It can be difficult to distinguish between Gastritis/Acid reflux and Functional dyspepsia. A Gastroscopy (stomach scope) may be needed to distinguish between the two.

The treatment of both of the these conditions is a group of anti-gastric acid medications known as Proton Pump Inhibitors. Common drugs in this class include Omeprazole and Esomeprazole. Surgery is usually required for emergencies such as bleeding or perforated ulcers or for reduction of acid reflux.


Gallstones are found in the gallbladder. Gallstones can cause symptoms similar to Gastritis or Functional Dyspepsia in the early stages. The symptoms include a sense of bloatedness in the ‘gastric’ area. What is unique to gallstones is that the bloatedness occurs after a meal, particularly an oily meal. The bloatedness can in turn last for several hours. In addition, there can be a severe squeezing type pain underneath the rib cage on the right side and the pain can also be felt over the right upper back.

Gallstones can be diagnosed with an ultrasound. The difficulty with diagnosing gallstones lies in its similarity with Functional Dyspepsia and Gastritis and hence is often initally treated as such. Patients are often treated for a period of time with anti-gastric meds with no improvement before gallstones are suspected. Any patient who does not respond well to anti-gastric medications should have gallstones excluded by doing an ultrasound scan.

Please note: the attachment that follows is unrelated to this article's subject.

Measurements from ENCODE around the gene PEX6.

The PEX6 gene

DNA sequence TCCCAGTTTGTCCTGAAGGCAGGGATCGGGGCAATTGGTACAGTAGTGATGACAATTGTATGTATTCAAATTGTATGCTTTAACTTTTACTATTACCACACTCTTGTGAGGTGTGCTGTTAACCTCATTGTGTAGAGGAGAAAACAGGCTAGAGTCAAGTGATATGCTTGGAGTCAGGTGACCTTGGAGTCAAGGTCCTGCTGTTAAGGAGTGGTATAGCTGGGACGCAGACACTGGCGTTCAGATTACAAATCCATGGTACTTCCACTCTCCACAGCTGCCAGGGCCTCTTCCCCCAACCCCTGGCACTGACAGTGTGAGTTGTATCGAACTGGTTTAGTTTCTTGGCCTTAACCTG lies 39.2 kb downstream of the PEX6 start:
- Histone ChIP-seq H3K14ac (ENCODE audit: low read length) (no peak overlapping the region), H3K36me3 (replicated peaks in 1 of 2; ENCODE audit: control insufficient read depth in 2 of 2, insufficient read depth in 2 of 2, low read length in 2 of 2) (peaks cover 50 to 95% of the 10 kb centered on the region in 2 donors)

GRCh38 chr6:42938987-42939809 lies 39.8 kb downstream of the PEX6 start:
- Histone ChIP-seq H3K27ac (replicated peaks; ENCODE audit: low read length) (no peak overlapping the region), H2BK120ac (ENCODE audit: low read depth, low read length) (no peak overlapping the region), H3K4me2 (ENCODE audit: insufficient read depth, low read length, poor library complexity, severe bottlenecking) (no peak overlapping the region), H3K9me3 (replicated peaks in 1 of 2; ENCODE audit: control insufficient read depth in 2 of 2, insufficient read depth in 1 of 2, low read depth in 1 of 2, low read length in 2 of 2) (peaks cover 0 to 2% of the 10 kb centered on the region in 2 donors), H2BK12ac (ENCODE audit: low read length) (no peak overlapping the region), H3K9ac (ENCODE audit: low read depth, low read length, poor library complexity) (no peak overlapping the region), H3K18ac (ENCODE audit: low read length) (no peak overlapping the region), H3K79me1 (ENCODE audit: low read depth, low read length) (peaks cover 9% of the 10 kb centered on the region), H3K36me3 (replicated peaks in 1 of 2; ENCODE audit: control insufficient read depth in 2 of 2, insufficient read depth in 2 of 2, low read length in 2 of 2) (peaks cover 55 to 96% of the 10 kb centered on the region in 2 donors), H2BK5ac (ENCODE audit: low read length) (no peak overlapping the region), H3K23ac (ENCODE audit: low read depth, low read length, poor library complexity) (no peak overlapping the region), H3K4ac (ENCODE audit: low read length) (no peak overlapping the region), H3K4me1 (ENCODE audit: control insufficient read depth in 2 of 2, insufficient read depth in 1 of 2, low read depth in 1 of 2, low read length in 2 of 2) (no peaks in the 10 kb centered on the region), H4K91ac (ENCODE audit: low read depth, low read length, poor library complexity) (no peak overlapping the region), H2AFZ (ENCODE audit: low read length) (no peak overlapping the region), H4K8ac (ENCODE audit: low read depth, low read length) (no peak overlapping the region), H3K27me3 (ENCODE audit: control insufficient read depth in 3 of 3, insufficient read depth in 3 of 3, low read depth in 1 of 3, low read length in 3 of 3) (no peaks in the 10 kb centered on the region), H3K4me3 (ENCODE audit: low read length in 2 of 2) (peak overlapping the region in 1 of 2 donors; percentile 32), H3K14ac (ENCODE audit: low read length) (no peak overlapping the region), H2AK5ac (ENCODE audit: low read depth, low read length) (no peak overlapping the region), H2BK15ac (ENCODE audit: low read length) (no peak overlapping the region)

The treatment of problematic gallstones is a surgical removal of the gallbladder and the stones within it. This is done as a keyhole surgery and only requires an overnight stay.

Dietary Intake

Particular foods can cause increased gas production and hence abdominal bloatedness. These include wheat and flour, most types of beans and dairy products.

With increased gas production in the intestines, the patent often experiences abdominal bloatedness for many hours. The only effective treatment method is for avoidance of the aggravating food groups on a temporary basis. Re-introduction of the inciting food groups can be done gradually a few months later and with observation of any recurrence of the bloatedness.

Gastrointestinal Cancers

Abdominal bloatedness can occasionally be associated with more serious underlying conditions, in particular cancers in the abdomen.

Bloatedness over the upper abdomen can be associated with cancers of the stomach, lower esophagus, pancreas or parts of the colon.
Bloatedness over the lower abdomen can be associated with cancers of the colon or the uterus and ovaries in females.

Most cases of abdominal bloatedness is usually due to benign conditions. Factors that increase the likelihood of underlying cancer include an older age, family history of cancer, gradual worsening of bloatedness or the presence of other worrying symptoms

The investigation of any cancer-related bloatedness includes a Gastroscopy and/or Colonoscopy together with a CT scan of the abdomen.